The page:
I cannot tell you how many people start their home search in the Raleigh area looking for a lot with acreage. If not acreage, then many people want at least a 1/2 acre lot with a large private back yard. Of course, many of these same house hunters want a nice neighborhood with a pool, tree lined streets, and they want to be very close to shopping and restaurants.
I can’t say as I blame them. Heck, that description sounds pretty good. And with the right budget, it is available and obtainable. But is it reality when there are financial constraints… e.g, how much house you can afford? So that you’ll be more empowered to make wise choices when shopping for a new home, let’s discuss the reality of new construction and how the cost of a home gets distributed between all these things.
When a builder wants to build new homes in Raleigh, or any other city, the very first step is to find suitable developed land. I say developed because most builders do not have the financial resources or the expertise to put together a planned neighborhood on their own. So, builders almost always work with a developer to get building lots.
The developer is the person, or company, who takes the initial financial risk by purchasing a large tract of land and installing the infrastructure for a neighborhood. This usually consists of streets, run-off water management systems, sidewalks, street lighting, and any amenities such as lakes, common areas and parks, pools, tennis courts, and club houses.
If you are planning to buy new home, then Parc Central Residences is the right choice. You will get the best home from the place. There are streets and light for the comfort of the buyers. The financial risks are low at the place for the people. The investment is less to benefit the buyers.
Once this has been done, without any financial return to the developer, building lots are ready to be recorded and sold. Prices for a 1/4 acre building lot will typically run anywhere from $40,000 to $75,000 in what most people would think is a nice neighborhood that happens to be anywhere close to shopping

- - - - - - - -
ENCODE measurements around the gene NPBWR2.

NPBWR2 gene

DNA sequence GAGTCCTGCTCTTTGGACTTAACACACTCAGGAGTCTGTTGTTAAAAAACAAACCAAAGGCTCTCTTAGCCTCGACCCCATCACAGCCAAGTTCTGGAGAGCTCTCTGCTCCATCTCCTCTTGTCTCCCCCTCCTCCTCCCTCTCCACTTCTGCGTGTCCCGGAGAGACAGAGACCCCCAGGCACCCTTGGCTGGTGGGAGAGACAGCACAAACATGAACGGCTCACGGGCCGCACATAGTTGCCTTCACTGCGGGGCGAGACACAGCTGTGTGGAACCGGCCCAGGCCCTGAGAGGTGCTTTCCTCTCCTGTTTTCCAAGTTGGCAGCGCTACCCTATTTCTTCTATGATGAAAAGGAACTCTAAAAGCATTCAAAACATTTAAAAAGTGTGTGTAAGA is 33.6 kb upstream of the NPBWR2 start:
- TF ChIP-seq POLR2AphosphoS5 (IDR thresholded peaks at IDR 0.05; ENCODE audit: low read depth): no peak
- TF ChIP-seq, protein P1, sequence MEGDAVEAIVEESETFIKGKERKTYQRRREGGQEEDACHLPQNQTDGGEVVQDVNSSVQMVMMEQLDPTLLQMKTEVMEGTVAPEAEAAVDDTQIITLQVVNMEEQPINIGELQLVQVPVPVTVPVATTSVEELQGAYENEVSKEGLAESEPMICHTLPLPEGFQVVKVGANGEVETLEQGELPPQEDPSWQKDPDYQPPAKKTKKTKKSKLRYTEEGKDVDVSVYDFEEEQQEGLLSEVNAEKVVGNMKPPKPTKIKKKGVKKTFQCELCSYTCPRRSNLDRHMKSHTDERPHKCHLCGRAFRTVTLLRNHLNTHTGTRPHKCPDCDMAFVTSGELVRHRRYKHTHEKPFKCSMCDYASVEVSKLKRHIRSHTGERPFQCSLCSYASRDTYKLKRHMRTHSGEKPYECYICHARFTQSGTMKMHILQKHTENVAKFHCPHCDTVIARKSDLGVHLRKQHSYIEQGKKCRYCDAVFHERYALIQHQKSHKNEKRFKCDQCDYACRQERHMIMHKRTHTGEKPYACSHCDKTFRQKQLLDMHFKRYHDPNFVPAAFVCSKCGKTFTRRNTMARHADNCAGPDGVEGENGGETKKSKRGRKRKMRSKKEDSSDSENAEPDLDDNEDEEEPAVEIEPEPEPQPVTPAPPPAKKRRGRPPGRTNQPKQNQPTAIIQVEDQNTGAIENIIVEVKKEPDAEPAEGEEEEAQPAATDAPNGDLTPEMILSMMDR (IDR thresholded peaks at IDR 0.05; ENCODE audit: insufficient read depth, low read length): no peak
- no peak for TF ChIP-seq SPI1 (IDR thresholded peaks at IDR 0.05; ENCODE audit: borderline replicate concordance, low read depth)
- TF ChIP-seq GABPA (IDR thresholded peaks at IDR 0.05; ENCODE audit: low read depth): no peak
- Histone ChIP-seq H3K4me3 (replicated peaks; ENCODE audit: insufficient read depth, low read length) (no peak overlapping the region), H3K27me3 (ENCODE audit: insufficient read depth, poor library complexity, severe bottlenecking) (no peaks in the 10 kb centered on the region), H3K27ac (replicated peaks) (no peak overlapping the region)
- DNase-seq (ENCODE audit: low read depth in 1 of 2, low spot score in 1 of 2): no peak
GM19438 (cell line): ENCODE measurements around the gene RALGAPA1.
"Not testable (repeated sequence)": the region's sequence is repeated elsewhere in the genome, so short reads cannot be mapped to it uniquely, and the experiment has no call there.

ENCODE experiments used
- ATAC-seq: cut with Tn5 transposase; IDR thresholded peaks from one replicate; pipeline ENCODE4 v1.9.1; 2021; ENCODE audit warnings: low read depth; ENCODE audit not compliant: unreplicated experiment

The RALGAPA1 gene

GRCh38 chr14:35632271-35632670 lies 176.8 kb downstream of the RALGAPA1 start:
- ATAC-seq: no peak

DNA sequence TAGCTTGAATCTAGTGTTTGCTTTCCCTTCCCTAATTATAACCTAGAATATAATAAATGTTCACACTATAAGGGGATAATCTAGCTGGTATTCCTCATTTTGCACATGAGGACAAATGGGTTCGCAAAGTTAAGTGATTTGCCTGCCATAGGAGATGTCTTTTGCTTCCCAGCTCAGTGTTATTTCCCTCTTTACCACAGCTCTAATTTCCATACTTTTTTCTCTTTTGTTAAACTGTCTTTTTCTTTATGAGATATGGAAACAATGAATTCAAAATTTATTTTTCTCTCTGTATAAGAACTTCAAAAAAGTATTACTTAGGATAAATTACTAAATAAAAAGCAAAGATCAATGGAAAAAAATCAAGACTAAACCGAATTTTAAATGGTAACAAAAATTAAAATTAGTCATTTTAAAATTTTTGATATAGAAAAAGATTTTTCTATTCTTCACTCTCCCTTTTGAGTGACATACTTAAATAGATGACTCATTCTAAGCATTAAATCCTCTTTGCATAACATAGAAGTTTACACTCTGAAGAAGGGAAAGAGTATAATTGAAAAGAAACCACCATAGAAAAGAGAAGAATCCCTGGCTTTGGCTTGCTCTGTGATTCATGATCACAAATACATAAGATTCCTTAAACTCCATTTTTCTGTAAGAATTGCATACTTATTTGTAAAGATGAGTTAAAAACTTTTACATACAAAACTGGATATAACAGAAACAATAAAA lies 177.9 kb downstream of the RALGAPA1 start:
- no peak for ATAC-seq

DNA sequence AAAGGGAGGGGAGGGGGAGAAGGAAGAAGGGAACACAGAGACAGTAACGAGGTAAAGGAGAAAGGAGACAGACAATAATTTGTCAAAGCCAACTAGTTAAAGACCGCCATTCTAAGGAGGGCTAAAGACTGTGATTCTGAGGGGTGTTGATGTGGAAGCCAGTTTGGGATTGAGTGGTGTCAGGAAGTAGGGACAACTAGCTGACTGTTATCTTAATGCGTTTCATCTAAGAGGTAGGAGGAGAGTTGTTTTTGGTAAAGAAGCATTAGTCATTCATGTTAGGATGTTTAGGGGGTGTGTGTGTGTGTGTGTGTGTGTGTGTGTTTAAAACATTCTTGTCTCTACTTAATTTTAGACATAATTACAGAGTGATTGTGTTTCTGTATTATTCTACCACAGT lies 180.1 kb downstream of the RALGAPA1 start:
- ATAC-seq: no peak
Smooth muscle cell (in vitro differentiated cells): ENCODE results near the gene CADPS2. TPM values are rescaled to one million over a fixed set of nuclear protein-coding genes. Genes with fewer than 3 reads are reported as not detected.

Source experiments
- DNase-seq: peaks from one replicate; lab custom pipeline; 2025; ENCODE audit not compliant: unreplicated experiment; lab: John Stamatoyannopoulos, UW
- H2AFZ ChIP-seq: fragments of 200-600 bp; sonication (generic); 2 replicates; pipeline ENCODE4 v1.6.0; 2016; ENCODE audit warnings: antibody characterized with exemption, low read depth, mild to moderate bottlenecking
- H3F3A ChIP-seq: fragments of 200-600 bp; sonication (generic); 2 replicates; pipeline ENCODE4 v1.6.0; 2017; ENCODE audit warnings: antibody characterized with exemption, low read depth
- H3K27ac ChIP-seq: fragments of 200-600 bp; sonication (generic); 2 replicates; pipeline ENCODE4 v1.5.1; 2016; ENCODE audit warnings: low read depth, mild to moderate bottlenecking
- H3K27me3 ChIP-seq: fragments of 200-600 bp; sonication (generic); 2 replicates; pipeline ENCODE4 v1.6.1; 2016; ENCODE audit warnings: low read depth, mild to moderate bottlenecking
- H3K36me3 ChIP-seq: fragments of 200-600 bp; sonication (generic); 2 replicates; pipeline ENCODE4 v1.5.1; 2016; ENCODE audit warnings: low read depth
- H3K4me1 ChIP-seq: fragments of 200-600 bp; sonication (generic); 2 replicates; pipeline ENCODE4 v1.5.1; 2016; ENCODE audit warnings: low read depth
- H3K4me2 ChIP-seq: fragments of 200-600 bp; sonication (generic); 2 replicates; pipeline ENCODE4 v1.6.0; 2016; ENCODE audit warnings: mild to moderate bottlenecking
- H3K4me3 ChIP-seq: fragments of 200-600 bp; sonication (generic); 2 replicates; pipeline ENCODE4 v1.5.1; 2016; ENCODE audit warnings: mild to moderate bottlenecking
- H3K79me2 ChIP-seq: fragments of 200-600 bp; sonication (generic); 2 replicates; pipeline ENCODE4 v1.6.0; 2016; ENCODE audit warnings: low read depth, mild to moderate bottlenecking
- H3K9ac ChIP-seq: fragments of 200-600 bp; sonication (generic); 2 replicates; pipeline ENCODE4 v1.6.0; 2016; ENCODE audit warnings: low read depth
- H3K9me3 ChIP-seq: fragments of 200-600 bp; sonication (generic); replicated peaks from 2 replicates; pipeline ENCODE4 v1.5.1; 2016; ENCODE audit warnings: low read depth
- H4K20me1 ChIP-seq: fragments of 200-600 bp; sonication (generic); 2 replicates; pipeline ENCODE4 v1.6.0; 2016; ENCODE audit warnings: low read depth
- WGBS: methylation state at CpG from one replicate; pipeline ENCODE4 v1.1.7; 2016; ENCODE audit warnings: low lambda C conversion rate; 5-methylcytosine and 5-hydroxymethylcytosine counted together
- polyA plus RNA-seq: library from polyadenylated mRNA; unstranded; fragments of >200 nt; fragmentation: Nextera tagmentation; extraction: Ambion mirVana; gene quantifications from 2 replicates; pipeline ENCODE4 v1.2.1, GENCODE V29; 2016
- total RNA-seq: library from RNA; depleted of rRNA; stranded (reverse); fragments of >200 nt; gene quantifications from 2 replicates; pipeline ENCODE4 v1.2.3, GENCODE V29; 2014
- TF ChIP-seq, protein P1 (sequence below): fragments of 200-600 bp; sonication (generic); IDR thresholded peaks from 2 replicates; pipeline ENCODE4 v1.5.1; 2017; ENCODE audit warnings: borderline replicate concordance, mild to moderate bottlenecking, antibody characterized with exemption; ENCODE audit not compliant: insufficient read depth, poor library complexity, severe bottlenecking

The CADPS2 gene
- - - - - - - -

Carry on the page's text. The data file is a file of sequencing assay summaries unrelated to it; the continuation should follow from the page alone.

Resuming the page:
The $40,000 lots are typically in neighborhoods where there will be fewer amenities and the $75,000 lots will deliver more amenities. The average construction costs, including the lot, typically run anywhere from $110 to $150 per square foot. The construction cost is also where the finished amenities and features of the home start to make a difference in the price. One more thing to keep in mind is that a good economic rule of thumb is that the lot should only be about 20% of the price of the finished product.
Using these figures, lets do an example of each extreme.
First, the lower cost model. Assuming $40,000 for a lot, $110 per square foot construction costs and following the 20% lot cost rule, here is what we will end up with. The total finished cost of this new home would be about $200,000 if the lot is 20% of the cost. ($40,000/0.2) At $110 per square foot, (200,000/$110) the house would be about 1818 square feet. Because the lots were lower in cost, it is probably fair to assume that the developer had to omit a few of the higher end amenities such as pools, parks, lakes, and tennis courts.
Now let’s look at the higher cost model. This time, let’s assume $75,000 for a lot, $150 per square foot building costs, and let’s follow the same 20% lot percentage rule. The total finished cost in this case would be $375,000. And, at $150 per square foot, the home would be approximately 2500 square feet. Now, because the developer had almost double the money to spend developing the land, it would be safe to assume that higher end amenities would start to show up in the neighborhood.
I hope these examples help explain why a large building lot in a new neighborhood is difficult to have at an affordable cost. It’s not impossible, it just costs more. I also hope these examples help to illustrate why there can be such a wide variance in what you get at any given price point in new construction.
Are there exceptions to the basic rules of home construction I have given here? Sure there are. Location is the largest determinant of price for any real estate, and that includes land that can be developed into a neighborhood. Construction methods can also create variance in the numbers. A crawl space foundation costs more than a slab. Brick costs considerably more than vinyl. Granite counter tops cost more than Formica. And so on.
There are a lot of moving parts, so to speak, in any residential real estate construction project. And as a result, the price of the finished new home can vary quite a bit. The most important thing to remember is that as the cost of the developed land increases, it has the biggest impact of any factor on the finished cost. In our lowest cost example, a 1/2 acre building lot could end up costing $80,000. If the 20% rule is followed, now we are talking about a $400,000 house, rather than a $200,000 house.
If you want to discuss how this works and the best way to use it to your advantage when buying a home, give me a call at 919–602–7000, or send me an email message. Knowledge is power and a thorough understanding of new construction costs will be a big step towards getting the very best deal possible on your next new home.